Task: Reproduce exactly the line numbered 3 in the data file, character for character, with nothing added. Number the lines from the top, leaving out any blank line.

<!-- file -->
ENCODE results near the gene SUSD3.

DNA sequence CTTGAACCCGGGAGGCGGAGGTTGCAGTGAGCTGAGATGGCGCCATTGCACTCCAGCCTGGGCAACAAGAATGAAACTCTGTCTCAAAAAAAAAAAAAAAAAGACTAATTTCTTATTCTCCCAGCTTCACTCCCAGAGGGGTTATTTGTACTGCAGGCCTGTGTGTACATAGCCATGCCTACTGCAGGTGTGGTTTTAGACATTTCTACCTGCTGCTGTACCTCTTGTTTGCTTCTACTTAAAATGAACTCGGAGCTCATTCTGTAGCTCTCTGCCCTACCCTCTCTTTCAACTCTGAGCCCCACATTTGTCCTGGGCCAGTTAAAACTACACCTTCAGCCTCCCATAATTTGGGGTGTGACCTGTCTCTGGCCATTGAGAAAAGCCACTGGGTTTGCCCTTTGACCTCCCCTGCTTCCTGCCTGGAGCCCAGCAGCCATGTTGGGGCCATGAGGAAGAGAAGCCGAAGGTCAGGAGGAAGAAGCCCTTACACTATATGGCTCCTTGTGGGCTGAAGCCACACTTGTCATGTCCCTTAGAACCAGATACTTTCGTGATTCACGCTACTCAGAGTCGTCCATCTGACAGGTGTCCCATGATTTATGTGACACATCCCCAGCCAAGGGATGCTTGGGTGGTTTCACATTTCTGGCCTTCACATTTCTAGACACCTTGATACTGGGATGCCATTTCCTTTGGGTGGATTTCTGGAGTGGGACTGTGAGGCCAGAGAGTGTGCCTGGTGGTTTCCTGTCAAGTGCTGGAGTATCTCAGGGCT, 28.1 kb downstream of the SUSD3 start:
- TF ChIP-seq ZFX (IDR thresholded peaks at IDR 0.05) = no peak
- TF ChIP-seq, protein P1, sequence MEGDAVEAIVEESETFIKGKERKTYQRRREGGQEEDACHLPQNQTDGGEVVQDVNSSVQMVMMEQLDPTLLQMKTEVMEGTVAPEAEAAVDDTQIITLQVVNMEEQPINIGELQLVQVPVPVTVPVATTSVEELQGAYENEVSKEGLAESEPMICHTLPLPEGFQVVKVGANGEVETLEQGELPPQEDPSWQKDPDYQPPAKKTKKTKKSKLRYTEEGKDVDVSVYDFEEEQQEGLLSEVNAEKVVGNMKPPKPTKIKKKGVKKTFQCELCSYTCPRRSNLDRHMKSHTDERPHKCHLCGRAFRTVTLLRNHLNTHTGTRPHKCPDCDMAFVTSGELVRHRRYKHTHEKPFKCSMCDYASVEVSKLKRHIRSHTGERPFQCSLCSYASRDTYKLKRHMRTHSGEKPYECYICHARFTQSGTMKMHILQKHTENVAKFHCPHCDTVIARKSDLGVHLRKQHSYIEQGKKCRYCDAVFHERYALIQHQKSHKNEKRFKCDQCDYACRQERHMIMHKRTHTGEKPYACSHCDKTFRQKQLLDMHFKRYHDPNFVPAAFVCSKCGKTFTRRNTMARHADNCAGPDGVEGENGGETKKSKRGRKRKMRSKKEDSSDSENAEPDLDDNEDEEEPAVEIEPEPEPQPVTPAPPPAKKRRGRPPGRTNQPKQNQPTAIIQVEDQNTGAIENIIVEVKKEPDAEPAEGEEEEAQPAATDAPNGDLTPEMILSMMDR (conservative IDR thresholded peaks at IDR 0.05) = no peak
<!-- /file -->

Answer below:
- TF ChIP-seq ZFX (IDR thresholded peaks at IDR 0.05) = no peak